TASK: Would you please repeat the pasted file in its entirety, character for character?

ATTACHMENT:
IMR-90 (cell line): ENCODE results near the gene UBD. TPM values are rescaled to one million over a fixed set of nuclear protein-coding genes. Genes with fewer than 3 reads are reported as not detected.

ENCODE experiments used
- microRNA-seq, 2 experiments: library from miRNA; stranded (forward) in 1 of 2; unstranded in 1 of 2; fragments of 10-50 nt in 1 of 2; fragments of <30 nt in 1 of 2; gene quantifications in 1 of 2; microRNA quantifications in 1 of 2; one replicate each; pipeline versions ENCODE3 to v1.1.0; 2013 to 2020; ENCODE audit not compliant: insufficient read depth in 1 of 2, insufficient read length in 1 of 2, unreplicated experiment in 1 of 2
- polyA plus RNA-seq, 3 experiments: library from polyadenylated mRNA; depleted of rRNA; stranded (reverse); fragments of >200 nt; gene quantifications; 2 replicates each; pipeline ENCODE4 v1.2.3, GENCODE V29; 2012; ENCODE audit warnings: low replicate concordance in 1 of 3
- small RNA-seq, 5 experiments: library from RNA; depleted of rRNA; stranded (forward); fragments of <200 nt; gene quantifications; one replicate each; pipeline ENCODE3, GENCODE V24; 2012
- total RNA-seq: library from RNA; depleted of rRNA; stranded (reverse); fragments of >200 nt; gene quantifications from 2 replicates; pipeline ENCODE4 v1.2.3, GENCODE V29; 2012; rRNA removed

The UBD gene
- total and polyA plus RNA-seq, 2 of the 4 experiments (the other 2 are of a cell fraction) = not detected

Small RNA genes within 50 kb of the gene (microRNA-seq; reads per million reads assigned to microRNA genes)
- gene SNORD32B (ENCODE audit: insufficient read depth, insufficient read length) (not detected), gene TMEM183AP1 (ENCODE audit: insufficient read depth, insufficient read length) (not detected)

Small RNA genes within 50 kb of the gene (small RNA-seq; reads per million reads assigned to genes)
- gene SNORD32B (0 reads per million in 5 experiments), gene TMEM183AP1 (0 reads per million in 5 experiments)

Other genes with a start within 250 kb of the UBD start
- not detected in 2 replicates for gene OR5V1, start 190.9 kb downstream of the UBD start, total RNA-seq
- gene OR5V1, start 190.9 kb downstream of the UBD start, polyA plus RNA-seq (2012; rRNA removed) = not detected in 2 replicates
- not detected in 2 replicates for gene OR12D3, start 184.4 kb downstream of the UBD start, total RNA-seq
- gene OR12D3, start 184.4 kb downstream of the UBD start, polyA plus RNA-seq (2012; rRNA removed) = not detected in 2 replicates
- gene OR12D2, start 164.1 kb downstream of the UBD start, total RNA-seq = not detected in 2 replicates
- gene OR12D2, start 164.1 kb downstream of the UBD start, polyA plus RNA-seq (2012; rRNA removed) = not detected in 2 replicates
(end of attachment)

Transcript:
IMR-90 (cell line): ENCODE results near the gene UBD. TPM values are rescaled to one million over a fixed set of nuclear protein-coding genes. Genes with fewer than 3 reads are reported as not detected.

ENCODE experiments used
- microRNA-seq, 2 experiments: library from miRNA; stranded (forward) in 1 of 2; unstranded in 1 of 2; fragments of 10-50 nt in 1 of 2; fragments of <30 nt in 1 of 2; gene quantifications in 1 of 2; microRNA quantifications in 1 of 2; one replicate each; pipeline versions ENCODE3 to v1.1.0; 2013 to 2020; ENCODE audit not compliant: insufficient read depth in 1 of 2, insufficient read length in 1 of 2, unreplicated experiment in 1 of 2
- polyA plus RNA-seq, 3 experiments: library from polyadenylated mRNA; depleted of rRNA; stranded (reverse); fragments of >200 nt; gene quantifications; 2 replicates each; pipeline ENCODE4 v1.2.3, GENCODE V29; 2012; ENCODE audit warnings: low replicate concordance in 1 of 3
- small RNA-seq, 5 experiments: library from RNA; depleted of rRNA; stranded (forward); fragments of <200 nt; gene quantifications; one replicate each; pipeline ENCODE3, GENCODE V24; 2012
- total RNA-seq: library from RNA; depleted of rRNA; stranded (reverse); fragments of >200 nt; gene quantifications from 2 replicates; pipeline ENCODE4 v1.2.3, GENCODE V29; 2012; rRNA removed

The UBD gene
- total and polyA plus RNA-seq, 2 of the 4 experiments (the other 2 are of a cell fraction) = not detected

Small RNA genes within 50 kb of the gene (microRNA-seq; reads per million reads assigned to microRNA genes)
- gene SNORD32B (ENCODE audit: insufficient read depth, insufficient read length) (not detected), gene TMEM183AP1 (ENCODE audit: insufficient read depth, insufficient read length) (not detected)

Small RNA genes within 50 kb of the gene (small RNA-seq; reads per million reads assigned to genes)
- gene SNORD32B (0 reads per million in 5 experiments), gene TMEM183AP1 (0 reads per million in 5 experiments)

Other genes with a start within 250 kb of the UBD start
- not detected in 2 replicates for gene OR5V1, start 190.9 kb downstream of the UBD start, total RNA-seq
- gene OR5V1, start 190.9 kb downstream of the UBD start, polyA plus RNA-seq (2012; rRNA removed) = not detected in 2 replicates
- not detected in 2 replicates for gene OR12D3, start 184.4 kb downstream of the UBD start, total RNA-seq
- gene OR12D3, start 184.4 kb downstream of the UBD start, polyA plus RNA-seq (2012; rRNA removed) = not detected in 2 replicates
- gene OR12D2, start 164.1 kb downstream of the UBD start, total RNA-seq = not detected in 2 replicates
- gene OR12D2, start 164.1 kb downstream of the UBD start, polyA plus RNA-seq (2012; rRNA removed) = not detected in 2 replicates